Coming up tonight, we have a lot more ahead, including a glimpse into Cho's childhood, where he lived and his unusual relationship with his mom.

Also tonight, in the hot seat, a very big day for the attorney general. Did his testimony seal his fate? Some fireworks on Capitol Hill. That's ahead on 360.


COOPER: So many families are in mourning tonight. There, a makeshift memorial at the war memorial here on the Virginia Tech campus.

Hard to imagine the pain so many families are going through right now. And hard to imagine what the family of Cho Seung-Hui is going through. His parents and older sister have not made any public comments. They have been in seclusion since Monday night.

Today, a South Korean embassy official who met with the FBI said the family is doing OK. There have been concerns about their safety. Cho's parents still hold South Korean citizenship.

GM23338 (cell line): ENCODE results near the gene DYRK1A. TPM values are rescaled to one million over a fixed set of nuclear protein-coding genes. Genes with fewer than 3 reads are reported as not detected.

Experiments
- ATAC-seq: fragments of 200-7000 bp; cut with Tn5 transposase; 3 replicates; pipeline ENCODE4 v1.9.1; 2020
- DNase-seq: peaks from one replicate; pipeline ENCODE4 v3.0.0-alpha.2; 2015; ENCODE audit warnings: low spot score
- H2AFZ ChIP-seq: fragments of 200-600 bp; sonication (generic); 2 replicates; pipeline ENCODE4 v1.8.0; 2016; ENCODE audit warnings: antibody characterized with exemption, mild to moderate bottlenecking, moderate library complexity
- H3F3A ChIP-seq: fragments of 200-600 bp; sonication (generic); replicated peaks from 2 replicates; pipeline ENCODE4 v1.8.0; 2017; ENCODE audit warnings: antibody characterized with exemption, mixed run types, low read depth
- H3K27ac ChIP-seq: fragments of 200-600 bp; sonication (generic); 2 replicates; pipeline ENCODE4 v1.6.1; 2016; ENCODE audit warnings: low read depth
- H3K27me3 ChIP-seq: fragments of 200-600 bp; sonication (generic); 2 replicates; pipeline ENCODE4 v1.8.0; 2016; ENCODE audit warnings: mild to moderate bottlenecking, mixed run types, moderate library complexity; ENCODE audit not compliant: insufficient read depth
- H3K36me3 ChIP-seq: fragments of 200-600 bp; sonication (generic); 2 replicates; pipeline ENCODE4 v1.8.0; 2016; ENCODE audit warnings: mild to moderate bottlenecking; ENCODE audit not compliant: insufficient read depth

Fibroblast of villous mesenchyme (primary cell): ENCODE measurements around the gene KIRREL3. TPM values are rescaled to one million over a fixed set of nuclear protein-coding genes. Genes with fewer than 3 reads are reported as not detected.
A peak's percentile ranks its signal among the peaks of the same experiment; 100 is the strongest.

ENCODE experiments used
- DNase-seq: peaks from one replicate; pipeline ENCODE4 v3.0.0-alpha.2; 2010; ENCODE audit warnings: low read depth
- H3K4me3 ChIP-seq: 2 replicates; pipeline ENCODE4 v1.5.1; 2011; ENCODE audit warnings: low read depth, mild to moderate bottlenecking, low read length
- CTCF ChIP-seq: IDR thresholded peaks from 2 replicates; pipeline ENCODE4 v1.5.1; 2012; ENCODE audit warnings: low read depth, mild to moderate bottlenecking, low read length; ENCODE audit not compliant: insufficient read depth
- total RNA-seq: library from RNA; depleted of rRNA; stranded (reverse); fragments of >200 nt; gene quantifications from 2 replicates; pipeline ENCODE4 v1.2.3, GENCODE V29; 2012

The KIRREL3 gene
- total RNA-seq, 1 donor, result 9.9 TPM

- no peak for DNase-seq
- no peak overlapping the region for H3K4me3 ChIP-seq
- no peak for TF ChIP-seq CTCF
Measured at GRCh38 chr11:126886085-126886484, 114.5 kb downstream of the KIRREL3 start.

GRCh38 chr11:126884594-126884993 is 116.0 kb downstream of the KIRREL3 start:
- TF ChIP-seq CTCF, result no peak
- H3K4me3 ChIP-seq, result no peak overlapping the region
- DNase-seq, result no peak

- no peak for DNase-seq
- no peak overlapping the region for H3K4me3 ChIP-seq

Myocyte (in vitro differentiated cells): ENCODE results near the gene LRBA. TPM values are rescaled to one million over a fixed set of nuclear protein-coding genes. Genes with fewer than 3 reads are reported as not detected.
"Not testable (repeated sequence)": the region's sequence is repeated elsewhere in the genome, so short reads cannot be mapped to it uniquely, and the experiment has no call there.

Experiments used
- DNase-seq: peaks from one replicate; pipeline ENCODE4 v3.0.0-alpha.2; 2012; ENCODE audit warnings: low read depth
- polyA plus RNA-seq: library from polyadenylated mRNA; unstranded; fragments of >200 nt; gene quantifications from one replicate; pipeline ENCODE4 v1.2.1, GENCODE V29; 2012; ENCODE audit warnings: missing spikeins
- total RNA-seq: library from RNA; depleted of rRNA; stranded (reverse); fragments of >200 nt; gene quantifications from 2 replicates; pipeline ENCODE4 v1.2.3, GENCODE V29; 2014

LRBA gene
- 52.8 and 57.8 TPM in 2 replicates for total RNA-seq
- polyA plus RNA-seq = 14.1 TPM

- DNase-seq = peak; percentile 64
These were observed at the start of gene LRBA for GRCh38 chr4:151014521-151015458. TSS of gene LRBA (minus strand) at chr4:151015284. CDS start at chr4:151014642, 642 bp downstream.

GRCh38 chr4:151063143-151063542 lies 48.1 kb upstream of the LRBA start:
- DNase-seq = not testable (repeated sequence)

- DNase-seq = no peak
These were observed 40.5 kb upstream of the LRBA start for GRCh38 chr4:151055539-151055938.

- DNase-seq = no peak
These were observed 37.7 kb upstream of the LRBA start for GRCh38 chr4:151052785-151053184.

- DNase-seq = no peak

And in Seoul, where they once lived, CNN has learned that Cho Seung-Hui's problems began early in his life. CNN's Matthew Chance is there.


MATTHEW CHANCE, CNN CORRESPONDENT (voice-over): They're grieving the Virginia Tech massacre here with sorrow and with regret. Even though Cho Seung-Hui left his native South Korea as an 8-year-old boy, at this church memorial service in the capital, Seoul, grief is tinged with shame.

"As a Korean, I feel sorry that a Korean youth caused this shocking incident," says the cardinal.

That sense of guilt has bred a fascination, too, and a search for any detail, no matter how small, about the killer's Korean past.

This, the school Cho attended as a child, the documents recording his departure for the U.S., and of course, the home in the South Korean capital where he grew up.